Wimbledon nets analytic insight from Watson cognitive technology
In a previous blog post we looked at how IBM is building the “Wimbledon Digital Assistant” based on Watson technology, which has been trained to answer questions about the Wimbledon championships. This conclusion describes how we dealt with two types of data that Watson needed to understand—general knowledge and complex statistical data—while providing a single user experience.
To meet these differing needs, we built a Watson solution with two halves; one half focuses on general knowledge questions, and the other half concentrates more on statistics and numbers. We like to think of this as Watson's “right” and “left” brains. A common user interface across these two halves means the user of the system just types a question. And just as our brains automatically process the different characteristics of its two cerebral hemispheres, Watson seamlessly handles the interaction of its right and left brains without the user being aware.
Watson is a hypothesis-based system, meaning it first forms a set of hypotheses about what the possible answers to a question might be, and then determines its confidence in each answer by examining the supporting evidence for that answer. For Wimbledon, our Watson system passes the user's question to both the right-brained "statistical" area and the "left-brained" language region, and uses the answer confidence levels to determine what is given back to the user.
This same technology and basic approach can be used in many areas of general business. For example, banks and insurance companies are beginning to implement Watson systems to help answer customer questions about their complex products and services. Watson makes it possible to have an “Ask Watson” dialogue box on websites for customers to make inquiries and resolve problems on their own, which is often much more convenient than phoning a call center. The medical field is also using “Watson Oncology Advisor” to help diagnose and treat cancer.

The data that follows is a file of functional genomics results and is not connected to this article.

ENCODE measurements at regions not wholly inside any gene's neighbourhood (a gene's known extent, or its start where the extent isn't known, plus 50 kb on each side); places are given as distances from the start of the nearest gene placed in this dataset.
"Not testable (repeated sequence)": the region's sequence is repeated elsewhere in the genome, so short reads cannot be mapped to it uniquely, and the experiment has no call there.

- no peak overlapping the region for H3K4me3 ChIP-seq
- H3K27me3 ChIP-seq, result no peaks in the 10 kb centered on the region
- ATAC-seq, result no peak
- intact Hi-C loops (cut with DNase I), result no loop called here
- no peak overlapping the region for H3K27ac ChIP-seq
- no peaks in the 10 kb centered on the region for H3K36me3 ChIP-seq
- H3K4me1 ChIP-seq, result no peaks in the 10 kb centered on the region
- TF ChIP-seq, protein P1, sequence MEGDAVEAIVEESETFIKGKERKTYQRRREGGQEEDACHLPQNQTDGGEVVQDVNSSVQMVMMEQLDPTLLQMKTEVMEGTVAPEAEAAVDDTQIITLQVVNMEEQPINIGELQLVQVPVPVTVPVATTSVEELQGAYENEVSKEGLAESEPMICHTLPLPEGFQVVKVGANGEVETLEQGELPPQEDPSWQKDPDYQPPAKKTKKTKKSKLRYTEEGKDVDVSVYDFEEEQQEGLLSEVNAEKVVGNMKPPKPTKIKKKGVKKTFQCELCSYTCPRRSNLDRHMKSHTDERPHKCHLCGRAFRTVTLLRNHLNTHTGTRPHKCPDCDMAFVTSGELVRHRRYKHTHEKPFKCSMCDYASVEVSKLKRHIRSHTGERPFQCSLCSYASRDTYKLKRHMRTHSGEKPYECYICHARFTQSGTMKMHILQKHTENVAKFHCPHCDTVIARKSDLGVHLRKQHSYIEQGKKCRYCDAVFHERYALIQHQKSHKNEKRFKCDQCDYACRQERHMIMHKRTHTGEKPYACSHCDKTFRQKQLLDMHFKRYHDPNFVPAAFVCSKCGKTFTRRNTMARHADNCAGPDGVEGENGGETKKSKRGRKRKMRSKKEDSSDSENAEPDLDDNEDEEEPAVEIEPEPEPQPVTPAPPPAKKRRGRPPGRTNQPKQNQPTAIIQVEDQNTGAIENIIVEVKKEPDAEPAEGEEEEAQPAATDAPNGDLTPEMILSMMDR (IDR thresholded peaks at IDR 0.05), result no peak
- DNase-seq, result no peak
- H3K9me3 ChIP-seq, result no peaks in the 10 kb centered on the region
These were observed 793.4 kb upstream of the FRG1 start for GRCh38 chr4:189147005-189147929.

As demonstrated in both Jeopardy! and Wimbledon, Watson can be trained in the ways language is used to convey different meanings. For example, in tennis the word “love” usually doesn’t mean an overabundance of affection between tennis players, but instead a score of zero. And in banking, Watson needs to understand that a British “current account” equals the American "checking account." We can train Watson to understand the unique way in which language is used in different domains so that it acts naturally when asked a question.
Looking to the future, we can envision a variety of opportunities to exploit cognitive technology. Watson’s capabilities now span areas as diverse as recognizing objects and faces in photographs, translating a speech recording into text, detecting the personality type of the author of a document and scouring the web for sources of news.
The way these other sources of Watson cognitive technology might be applied in both future Wimbledon championships and business at large is limited only by our imagination. Most exciting of all, these cognitive services are available for anyone to tap into on the Watson Developer Cloud—so building a "Powered by Watson" app is very easy.
So what can you do with Watson? How will you become inspired from our Watson work at Wimbledon to do something similar for your business? To find out, you or a developer friend can register on IBM Bluemix and create your own "Powered by Watson" app using the free cognitive services in the Watson Developer Zone.